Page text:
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Country of Ash: A Jewish Doctor in Poland, 1939-1945

4.34  ·  Rating Details ·  188 Ratings  ·  14 Reviews
Country of Ash is the starkly compelling, original chronicle of a Jewish doctor who miraculously survived near-certain death, first inside the Lodz and Warsaw ghettoes, where he was forced to treat the Gestapo, then on the Aryan side of Warsaw, where he hid under numerous disguises. He clandestinely recorded the terrible events he witnessed, but his manuscript disappeared ...more
Paperback, 256 pages
Published April 16th 2013 by Bellevue Literary Press (first published January 1st 2013)
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May 06, 2013 Mike rated it it was amazing
Recommends it for: everyone
I won this in a librarything giveaway but that doesn’t affect my opinion.

I never know what to say about Holocaust memoirs. I read them because they’re like a bright light I feel I have to stare into until I’m blind. Reicher’s book is plain, not varnished either with embellishment or with naturally beautiful prose, and for that reason it’s more painful to read than many books on the subject. It’s a book that should be read by everyone; anyone who does read it won’t forget it.
An interesting memoir by a Jewish doctor who was in both the Lodz and the Warsaw Ghettos. Dr. Reicher actually got fairly close to the Lodz Ghetto's controversial chairman, Mordechai Chaim Rumkowski, and his impressions of the man are invaluable to history. Beyond that, however, this memoir doesn't really stand out that much among all the other Holocaust books out there.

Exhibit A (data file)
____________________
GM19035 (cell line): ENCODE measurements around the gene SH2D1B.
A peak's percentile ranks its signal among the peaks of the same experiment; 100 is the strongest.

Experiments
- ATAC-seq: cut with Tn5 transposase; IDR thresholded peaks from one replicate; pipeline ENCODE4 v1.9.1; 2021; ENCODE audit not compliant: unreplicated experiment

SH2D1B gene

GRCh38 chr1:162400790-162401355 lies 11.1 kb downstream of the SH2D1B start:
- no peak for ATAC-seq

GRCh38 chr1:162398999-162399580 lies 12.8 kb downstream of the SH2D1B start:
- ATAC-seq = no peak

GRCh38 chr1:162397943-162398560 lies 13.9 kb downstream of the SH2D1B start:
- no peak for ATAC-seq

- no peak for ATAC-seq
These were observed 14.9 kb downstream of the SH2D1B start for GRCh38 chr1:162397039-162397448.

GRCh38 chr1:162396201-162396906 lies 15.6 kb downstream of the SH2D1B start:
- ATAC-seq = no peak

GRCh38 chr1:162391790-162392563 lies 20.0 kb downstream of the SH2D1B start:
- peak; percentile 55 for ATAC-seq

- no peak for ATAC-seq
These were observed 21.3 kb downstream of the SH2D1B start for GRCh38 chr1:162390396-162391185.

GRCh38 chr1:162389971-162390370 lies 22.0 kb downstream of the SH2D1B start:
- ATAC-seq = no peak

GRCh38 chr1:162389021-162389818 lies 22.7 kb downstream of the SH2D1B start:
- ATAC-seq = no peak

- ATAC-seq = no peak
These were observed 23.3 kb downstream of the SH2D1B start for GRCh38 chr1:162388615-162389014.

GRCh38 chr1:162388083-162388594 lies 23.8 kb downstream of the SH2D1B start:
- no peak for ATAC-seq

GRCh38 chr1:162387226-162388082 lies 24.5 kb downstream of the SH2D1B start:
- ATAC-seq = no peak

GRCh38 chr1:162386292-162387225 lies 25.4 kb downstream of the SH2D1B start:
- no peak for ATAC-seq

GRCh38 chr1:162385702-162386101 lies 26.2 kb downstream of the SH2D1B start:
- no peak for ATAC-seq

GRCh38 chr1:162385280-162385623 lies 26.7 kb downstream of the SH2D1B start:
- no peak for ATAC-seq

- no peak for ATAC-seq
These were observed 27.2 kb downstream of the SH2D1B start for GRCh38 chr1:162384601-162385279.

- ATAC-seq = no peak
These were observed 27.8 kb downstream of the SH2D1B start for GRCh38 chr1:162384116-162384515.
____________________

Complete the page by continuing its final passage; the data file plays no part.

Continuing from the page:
(I got this book for free from LibraryThing Early Reviewers.)
Ronald Roseborough
May 14, 2013 Ronald Roseborough rated it it was amazing
Shelves: war, memoir, world-war-ii
This is an astonishing book. This highly recommended book is the memoir of a Jewish doctor in Poland during World War II from 1939-1945. It is hard to believe that Dr. Edward Reicher lived to tell his story, considering that millions of Jewish people were slaughtered in Poland during the Nazi occupation. Even more astounding, Reicher managed to save his wife and baby daughter from the SS and countless Polish informers, who made a living off of other peoples misery. Dr. Reicher was not a military ...more
May 26, 2013 Becky rated it really liked it
COUNTRY OF ASH by Dr. Edward Reicher
Dr. Reicher’s memoir tells of his experiences as a Jew in Poland during World War II. He relates the most horrific details in a matter of fact voice. He, his wife and their small daughter all survive the destruction of the Jewish ghetto and the uprising in the city of Warsaw.
For anyone seeking information about Hitler’s edicts and their effect on Jews and Aryans in Poland, this account will be riveting in its details. Because this is a translation from the ori
Gail Scaryblondechick
Jan 09, 2014 Gail Scaryblondechick rated it it was amazing